REV. KIYUL CHUNG: We’ve arranged for Mr. Ahn Sangbo, from South Korea. He is in Kyongsang South Province. He was one of the survivors from the bombings and massacres that took place in July and August 1950. He’s on the line on the other side of the world.
AMY GOODMAN: Ahn Sangbo, can you tell us what happened to you in 1950? He’s being translated by Shun Lee.
AHN SANGBO: [translated] My name is Ahn Sangbo. I live in Hanan, Kyongsang Province. In 1950, around August 20th, the US military — I directly witnessed United States military committing massacres against Korean people in my village. Before that, I had fled my village for a little while from the war, and I was on my way back returning to my village. On my way back, I was with two other people; there were three of us. We were approached by US soldiers, and one of us was shot by military gunfire. When we returned to the village, people in the village were shocked to see us. They said people have come back from the dead.
That day, I saw about nine to twelve US fighter planes. There were a large group of Koreans, including many students from the local high school. The US military, they could distinguish who were civilians and who were Korean soldiers. But regardless, they attacked. There were about nine to twelve US fighter planes; they attacked. I saw families being burned by fire. I directly witnessed people falling to the ground. My mother also, she was injured during the massacre.
Right now, the situation — 1950 was a time when all Korean people thought, “Finally we are liberated as a nation.” “At last, we are free,” I thought. But the nation that is supposed to be our ally nation, the United States, came to our country, divided our country into two, and started a war that is so atrocious. How could they be our ally?
AMY GOODMAN: Let me thank Ahn Sangbo. Yes, Reverend Kiyul Chung, well, I want to thank Ahn Sangbo for joining us. It’s quite remarkable on the simple technology of a telephone to connect to the other side of the world. Can you tell us where Kyongsang Province is, where Ahn Sangbo is speaking to us from in South Korea?
REV. KIYUL CHUNG: Northern west, south city. The whole province is in South Korea, where in the beginning of the war in 1950, July and August, the US military and South Korean army were retreating to that end of the tip of the South Korean land, where all these massacres took place. Mr. Ahn was just witnessing about a case in his village, including the napalm bomb was dropped on the people who were hiding — were trying to flee from the war.
AMY GOODMAN: Now, on, is it June 13th, there will be a summit between North and South Korea?
REV. KIYUL CHUNG: Correct.
AMY GOODMAN: What does this have to do with the massacres of 1950?
REV. KIYUL CHUNG: I believe that the South Korean president will not have any freedom to bring about these issues relating to US military massacres that took place in 1950. On the question of reunification, he may say just some words, but on the question of military, particularly US military in South Korea, the South Korean president has no say whatsoever.
AMY GOODMAN: Why?
REV. KIYUL CHUNG: Because the South Korean president has no operational command over not only US military in South Korea, but also Korean army, Korean military. Its own army is not under the Korean President, but under US general, is commander in South Korea.
AMY GOODMAN: That’s under the Status of Forces Agreement, the SOFA that exists?
REV. KIYUL CHUNG: Exactly.
AMY GOODMAN: Brian Wilson, why, while you were a former lieutenant in Vietnam and went on to be a captain, why have you focused on Korea now?
BRIAN WILSON: Well, Korea is just one of my focus, foci, but Korea is such a forgotten, unknown war, and the US had such a substantial role in — before the war, in really repressing the democratic movement that began developing after the Japanese surrendered. Right up until today, Korea basically has not been a sovereign nation since 1945 when they thought they were finally free. And so, as I have studied US involvement around the world, this is one of the most egregious interventions in the life of another country, and it has lasted now fifty-five years. And so, this is the reason for it.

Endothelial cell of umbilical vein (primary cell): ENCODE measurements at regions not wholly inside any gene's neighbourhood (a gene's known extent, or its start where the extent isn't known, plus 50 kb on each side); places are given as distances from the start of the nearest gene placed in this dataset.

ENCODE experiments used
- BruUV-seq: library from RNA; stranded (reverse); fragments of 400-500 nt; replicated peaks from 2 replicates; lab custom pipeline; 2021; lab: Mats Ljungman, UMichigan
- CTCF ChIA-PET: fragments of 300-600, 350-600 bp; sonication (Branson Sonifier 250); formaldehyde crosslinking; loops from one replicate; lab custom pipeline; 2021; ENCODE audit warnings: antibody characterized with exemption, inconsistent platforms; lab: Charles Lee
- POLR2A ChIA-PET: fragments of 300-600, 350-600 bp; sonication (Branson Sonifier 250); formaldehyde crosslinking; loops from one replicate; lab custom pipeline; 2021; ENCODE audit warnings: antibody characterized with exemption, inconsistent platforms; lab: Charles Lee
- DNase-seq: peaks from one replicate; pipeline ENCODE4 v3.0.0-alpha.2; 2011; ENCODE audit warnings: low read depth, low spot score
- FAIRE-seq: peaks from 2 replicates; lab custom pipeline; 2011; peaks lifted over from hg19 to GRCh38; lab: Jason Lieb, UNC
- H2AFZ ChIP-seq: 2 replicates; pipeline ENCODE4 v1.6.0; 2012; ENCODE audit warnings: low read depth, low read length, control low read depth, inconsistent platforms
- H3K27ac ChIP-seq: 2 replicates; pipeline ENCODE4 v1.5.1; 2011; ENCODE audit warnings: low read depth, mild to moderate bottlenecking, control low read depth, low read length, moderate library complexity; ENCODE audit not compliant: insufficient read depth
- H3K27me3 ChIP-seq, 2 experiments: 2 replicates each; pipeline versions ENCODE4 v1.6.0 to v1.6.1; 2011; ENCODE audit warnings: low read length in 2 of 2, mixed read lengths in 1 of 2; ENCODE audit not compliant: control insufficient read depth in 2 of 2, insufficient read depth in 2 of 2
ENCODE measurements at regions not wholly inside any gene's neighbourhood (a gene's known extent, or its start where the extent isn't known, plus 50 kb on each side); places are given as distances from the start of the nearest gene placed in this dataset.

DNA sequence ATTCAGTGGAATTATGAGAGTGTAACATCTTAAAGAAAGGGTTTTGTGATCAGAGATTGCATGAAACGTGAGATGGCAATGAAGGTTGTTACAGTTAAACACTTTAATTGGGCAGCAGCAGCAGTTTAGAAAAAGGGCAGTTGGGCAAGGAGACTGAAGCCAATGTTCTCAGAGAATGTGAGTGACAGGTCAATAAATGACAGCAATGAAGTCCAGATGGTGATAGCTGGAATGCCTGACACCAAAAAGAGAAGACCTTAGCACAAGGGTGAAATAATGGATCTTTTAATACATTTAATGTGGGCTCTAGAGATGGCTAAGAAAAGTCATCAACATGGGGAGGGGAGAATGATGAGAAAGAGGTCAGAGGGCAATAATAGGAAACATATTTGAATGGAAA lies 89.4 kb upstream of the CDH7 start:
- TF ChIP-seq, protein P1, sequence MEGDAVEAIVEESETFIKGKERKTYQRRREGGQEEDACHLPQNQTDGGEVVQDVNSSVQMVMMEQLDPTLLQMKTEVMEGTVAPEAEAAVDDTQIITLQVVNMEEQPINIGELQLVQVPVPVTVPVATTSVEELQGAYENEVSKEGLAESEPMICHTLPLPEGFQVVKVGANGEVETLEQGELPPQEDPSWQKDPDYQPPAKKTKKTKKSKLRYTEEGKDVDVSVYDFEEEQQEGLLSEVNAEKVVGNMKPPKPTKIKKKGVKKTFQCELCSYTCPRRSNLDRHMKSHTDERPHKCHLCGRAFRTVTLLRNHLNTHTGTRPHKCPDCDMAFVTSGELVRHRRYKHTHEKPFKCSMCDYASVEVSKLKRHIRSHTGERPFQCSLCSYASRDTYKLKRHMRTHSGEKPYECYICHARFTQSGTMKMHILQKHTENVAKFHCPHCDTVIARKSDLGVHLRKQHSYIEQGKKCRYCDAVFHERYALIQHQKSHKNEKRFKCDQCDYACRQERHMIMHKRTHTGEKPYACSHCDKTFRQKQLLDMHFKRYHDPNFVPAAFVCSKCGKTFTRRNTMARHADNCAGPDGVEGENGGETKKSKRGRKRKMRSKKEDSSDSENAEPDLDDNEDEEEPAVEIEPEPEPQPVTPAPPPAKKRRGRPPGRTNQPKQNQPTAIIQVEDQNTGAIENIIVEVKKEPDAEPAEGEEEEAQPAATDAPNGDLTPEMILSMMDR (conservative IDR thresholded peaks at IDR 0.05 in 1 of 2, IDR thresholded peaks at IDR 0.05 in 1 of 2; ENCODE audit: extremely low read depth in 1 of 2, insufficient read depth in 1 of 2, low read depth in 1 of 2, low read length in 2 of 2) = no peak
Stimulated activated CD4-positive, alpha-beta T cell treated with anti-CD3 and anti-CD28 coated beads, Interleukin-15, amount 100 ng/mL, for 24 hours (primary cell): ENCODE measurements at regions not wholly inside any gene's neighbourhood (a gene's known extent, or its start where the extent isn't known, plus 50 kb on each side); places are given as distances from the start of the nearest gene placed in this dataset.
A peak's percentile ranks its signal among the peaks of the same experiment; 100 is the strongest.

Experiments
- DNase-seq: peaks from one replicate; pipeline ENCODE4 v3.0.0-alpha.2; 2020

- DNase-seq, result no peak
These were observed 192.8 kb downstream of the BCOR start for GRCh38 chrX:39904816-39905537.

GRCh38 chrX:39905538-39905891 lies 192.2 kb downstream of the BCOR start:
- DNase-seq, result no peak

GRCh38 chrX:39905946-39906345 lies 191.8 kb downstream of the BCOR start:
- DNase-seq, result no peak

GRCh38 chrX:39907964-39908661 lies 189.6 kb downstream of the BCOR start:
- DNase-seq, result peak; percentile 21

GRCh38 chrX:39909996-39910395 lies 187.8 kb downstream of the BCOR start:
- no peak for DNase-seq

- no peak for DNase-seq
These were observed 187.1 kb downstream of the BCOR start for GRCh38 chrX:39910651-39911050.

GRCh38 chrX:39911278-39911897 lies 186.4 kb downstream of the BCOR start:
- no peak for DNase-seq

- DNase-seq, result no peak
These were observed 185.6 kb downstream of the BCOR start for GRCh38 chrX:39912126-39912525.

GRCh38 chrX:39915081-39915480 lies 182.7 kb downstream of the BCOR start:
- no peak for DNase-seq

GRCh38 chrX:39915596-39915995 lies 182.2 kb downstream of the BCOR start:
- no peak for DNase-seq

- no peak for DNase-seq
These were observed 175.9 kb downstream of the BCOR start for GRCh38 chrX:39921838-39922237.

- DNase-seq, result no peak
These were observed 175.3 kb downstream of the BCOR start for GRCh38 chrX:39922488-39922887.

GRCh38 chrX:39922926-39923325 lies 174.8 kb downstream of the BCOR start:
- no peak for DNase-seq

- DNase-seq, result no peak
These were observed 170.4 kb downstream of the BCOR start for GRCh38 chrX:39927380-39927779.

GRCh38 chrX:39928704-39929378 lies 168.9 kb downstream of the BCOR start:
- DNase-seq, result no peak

AMY GOODMAN: How large is the US presence there now?
BRIAN WILSON: Well, there’s 37,000 troops and ninety-six different military installations.
AMY GOODMAN: So there’s a huge presence. If Korea were to reunify, the US wouldn’t be needed anymore. Is that right?
BRIAN WILSON: That’s correct. And even the House Republican Policy Committee is worried about this summit, because they’ve been quoted as saying that they’re worried that North Korea is going to pretend to have common ground with South Korea that would break the alliance between the United States and South Korea.
AMY GOODMAN: Do you think that’s why no attention is being brought to, well, going back to '50, the massacres, but also, right now with the bombing of the Koon-Ri Range, the bombing of Maehyang-ri village by a US bomber, why the Korean press isn't even focusing on this issue, because it would divide the US and South Korean military?
BRIAN WILSON: Well, I think the Korean press acts a lot like the US press. I mean, they basically represent the prevailing view of the government in power, and it’s very, very difficult to criticize the United States in Korea, and only a few alternative press —
AMY GOODMAN: Last word to Reverend Kiyul Chung.
REV. KIYUL CHUNG: Like your radio program, your station. That’s why people in Korea and overseas in the United States are trying to bring about the truth to light, because the government in South Korea and the US government wouldn’t necessarily bring about this truth to the world. And so, people in Korea and overseas formed the Pan Korean Special Committee to investigate the civilian massacres during the Korean War the last May. So, it is something the people like you and your program can help, and we will bring people from Korea to the US.
AMY GOODMAN: Reverend Kiyul Chung, we have to leave now. We’ll have information on our website how people can get in touch with these committees. Reverend Kiyul Chung, Korean American Methodist minister, originally from South Korea, speaking to us now from his home in Maryland. Brian Wilson, former lieutenant in Vietnam, speaking to us from Monterey, California.